It is a record not of Powys’s achievements but of his various inadequacies. In it he described his manias and phobias, his “idiotic” mouth and “Neanderthal pate,” and particularly his sexual failures. He discussed “the sickening moments of dead sea desolation that came to me from my ulcerated stomach” and his chronic constipation. He called himself a “scarecrow Don Quixote with the faint heart of Sancho.” And yet the mood of the Autobiography is not gloomy or self-pitying. After all, this book was written by a man who treasured being “ill-constituted.”
I was surprised, therefore, how good A Glastonbury Romance is, if you are willing to give it time. Robert Altman would have struggled to direct a hypothetical movie version, there are so many interlaced stories going on.
Some of them are pure soap opera: Will Sam admit that he is the father of Nell’s baby? Will John and Mary be happily married even though they are first cousins? Will Mad Bet’s magical working against Mary destroy her marriage? Will the Communists destroy Philip’s factory? What is the nature of the esoteric books that Sam is getting from Owen the Welsh antiquary? And what is the Holy Grail?
Add the (feeble) influence of the dead, the palpable influence of The Past, the wind that blow through people’s dreams, and the all-out astral-plane battles between different factions trying to determine the future of Glastonbury. It’s really quite complex.
You might say that I have enlisted and will see it through to the end.
As mentioned above, “the scary countryside” is a staple meme of television and movies on both side of the pond, but in the UK there is the additional refinement of “the scary countryside where people practice strange and ancient rites.”
That does not work as well in North America unless you set your TV show in Awatowi, which is not going to happen soon.
Filmed at Avebury, Wiltshire during Summer 1976, with interior scenes filmed at HTV’s Bristol studios, it was an unusually atmospheric production with sinister, discordant wailing voices heightening the tension on the incidental music. The music was composed by Sidney Sager who used the Ambrosian Singers to chant in accordance with the megalithic rituals referred to in the story.Director Peter Graham Scott was surprised on seeing the script that the series was intended for children’s airtime due to the complexities of the plot and disturbing nature of the series. The series is frequently cited by those who remember it as one of the scariest things they saw as children.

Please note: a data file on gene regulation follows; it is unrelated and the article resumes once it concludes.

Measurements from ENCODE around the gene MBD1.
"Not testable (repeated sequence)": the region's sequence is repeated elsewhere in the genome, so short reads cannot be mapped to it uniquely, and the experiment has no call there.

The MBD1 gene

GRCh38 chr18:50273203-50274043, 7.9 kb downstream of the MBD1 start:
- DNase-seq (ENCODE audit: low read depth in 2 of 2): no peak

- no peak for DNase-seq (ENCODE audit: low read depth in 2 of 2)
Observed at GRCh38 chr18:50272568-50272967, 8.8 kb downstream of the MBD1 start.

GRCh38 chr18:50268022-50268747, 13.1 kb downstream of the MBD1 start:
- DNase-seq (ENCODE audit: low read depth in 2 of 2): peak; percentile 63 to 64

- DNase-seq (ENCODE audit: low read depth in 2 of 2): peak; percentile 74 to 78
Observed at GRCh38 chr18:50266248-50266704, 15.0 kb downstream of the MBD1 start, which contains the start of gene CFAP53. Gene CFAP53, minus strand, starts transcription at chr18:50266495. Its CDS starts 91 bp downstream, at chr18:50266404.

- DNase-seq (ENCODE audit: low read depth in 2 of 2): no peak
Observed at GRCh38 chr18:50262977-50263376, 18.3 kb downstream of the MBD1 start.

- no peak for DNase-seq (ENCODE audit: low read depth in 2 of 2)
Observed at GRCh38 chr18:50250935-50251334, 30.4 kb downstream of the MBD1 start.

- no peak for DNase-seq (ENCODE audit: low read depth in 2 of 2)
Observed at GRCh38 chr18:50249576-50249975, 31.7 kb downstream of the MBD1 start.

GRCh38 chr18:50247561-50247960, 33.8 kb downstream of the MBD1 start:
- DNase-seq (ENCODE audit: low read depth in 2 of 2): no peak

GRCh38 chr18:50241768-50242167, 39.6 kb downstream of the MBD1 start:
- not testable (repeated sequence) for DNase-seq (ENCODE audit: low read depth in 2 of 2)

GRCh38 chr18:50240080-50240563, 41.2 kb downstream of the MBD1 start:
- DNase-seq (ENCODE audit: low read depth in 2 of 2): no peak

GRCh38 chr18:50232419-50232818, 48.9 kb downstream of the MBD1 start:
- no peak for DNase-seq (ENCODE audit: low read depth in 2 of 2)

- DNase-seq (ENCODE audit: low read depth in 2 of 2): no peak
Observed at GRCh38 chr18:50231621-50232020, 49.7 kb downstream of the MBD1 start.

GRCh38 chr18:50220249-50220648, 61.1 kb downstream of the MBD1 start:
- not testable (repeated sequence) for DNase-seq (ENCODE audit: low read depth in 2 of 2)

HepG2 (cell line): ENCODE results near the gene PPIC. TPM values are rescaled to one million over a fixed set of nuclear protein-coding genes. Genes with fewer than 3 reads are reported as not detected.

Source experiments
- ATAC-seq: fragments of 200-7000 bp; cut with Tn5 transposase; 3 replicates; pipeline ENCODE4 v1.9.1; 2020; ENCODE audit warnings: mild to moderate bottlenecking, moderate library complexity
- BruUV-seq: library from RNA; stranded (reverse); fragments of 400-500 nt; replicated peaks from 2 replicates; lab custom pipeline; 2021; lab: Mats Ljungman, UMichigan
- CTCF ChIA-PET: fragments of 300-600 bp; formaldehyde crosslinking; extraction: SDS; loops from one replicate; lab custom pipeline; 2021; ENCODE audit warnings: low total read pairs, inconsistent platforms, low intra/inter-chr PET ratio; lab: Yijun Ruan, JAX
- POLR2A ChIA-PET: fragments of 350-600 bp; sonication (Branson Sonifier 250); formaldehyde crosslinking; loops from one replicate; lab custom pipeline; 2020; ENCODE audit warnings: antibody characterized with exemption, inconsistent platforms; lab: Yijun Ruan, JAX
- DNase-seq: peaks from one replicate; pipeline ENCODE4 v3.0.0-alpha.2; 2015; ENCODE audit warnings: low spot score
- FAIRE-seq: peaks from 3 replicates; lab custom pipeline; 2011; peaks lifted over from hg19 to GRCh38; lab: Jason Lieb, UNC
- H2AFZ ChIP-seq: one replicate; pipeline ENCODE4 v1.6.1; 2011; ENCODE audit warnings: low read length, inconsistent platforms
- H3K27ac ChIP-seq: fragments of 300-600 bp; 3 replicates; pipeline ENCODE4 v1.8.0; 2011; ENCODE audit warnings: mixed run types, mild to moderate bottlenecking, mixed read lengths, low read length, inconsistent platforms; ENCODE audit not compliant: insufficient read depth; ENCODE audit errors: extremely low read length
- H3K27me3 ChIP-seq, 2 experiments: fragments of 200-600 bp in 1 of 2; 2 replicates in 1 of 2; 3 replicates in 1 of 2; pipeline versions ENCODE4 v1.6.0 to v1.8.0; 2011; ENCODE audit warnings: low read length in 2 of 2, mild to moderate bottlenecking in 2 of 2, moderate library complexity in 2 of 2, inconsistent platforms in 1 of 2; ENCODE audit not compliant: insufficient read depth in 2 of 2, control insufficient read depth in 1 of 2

Sounds good to me. More episodes await. If Netflix had existed in the late 1970s, this would have been on the coven viewing list, I am sure.
2. Is there anything grosser than building up to the orgy of gift-unwrapping on December 25 and then declaring the whole holiday season over?A couple of days after that, and the local newspapers are telling you where you can “recycle” your Christmas tree.
‘The season of Christmastide has, in other words,’ [author Nick Grooms] observes, ‘shifted forward, as if it now expresses an impatient and premature desire for gratification. The result is that there are two cold months of winter following Christmas.’
At the very least, tonight is not quite Twelfth Night, unless like one Wiccan friend of mine, you count your twelve days from the winter solstice. So the colored lights will stay on a bit longer.
The council of British Druids have been working through the night to restore ley lines which have been damaged by recent storms. Many households have been without spiritual energy throughout the Yuletide holiday which has affected psychic connections in many parts of the country. A spokesman for the Druids commented; ‘We are doing all we can to restore the lines during the traditional pagan festival of Winter Solstice and we hope to have positive energy flowing freely between Glastonbury and Stonehenge by the weekend.’